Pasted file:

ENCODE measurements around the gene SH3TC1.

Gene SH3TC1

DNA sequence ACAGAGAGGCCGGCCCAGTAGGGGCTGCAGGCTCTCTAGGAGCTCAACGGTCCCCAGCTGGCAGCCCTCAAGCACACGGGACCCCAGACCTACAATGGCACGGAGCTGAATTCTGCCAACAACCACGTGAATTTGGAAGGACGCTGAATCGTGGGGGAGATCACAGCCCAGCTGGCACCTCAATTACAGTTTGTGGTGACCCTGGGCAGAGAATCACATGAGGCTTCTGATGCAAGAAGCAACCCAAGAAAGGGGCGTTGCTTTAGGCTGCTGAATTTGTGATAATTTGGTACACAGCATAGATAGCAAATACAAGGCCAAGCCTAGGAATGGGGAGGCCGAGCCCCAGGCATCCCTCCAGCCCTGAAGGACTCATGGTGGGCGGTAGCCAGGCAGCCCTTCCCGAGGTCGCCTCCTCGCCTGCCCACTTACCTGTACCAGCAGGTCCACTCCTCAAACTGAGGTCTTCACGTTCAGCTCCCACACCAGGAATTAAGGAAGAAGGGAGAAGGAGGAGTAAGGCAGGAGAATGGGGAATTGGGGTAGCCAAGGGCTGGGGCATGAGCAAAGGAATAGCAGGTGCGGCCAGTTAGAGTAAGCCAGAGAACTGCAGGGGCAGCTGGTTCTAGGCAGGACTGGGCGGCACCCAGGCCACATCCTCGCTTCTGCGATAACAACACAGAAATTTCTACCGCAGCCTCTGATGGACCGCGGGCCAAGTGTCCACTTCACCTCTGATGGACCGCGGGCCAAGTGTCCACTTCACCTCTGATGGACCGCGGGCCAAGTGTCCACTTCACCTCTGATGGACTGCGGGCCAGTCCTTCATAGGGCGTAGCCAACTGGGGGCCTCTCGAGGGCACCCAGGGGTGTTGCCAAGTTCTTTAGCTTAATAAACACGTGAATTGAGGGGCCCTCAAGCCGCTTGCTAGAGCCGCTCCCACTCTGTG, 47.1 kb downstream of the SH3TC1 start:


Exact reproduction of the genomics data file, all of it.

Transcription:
ENCODE measurements around the gene SH3TC1.

Gene SH3TC1

DNA sequence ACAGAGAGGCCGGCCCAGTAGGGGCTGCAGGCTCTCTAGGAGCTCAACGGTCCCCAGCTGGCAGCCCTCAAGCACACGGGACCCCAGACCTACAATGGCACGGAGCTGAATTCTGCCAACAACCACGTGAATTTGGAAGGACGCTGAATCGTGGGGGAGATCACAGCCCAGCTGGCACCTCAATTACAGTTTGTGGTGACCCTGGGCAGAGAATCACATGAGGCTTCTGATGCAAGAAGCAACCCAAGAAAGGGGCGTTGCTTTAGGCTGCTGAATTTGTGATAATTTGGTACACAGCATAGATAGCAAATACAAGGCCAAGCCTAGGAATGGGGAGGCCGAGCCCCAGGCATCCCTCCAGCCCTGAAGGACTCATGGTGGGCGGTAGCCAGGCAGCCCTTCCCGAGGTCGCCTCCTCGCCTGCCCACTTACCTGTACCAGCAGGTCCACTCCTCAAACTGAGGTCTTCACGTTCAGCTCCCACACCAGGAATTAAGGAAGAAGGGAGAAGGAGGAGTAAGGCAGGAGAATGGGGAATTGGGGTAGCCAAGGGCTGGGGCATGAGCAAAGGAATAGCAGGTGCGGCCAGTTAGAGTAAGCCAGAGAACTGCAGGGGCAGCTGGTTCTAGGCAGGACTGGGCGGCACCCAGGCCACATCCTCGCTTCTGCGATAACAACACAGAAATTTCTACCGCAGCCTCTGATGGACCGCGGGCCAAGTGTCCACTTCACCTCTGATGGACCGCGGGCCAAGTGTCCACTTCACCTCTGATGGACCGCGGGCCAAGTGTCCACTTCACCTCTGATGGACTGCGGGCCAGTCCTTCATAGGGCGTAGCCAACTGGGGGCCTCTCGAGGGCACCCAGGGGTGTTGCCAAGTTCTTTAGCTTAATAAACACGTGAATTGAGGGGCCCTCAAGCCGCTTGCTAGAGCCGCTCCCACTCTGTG, 47.1 kb downstream of the SH3TC1 start: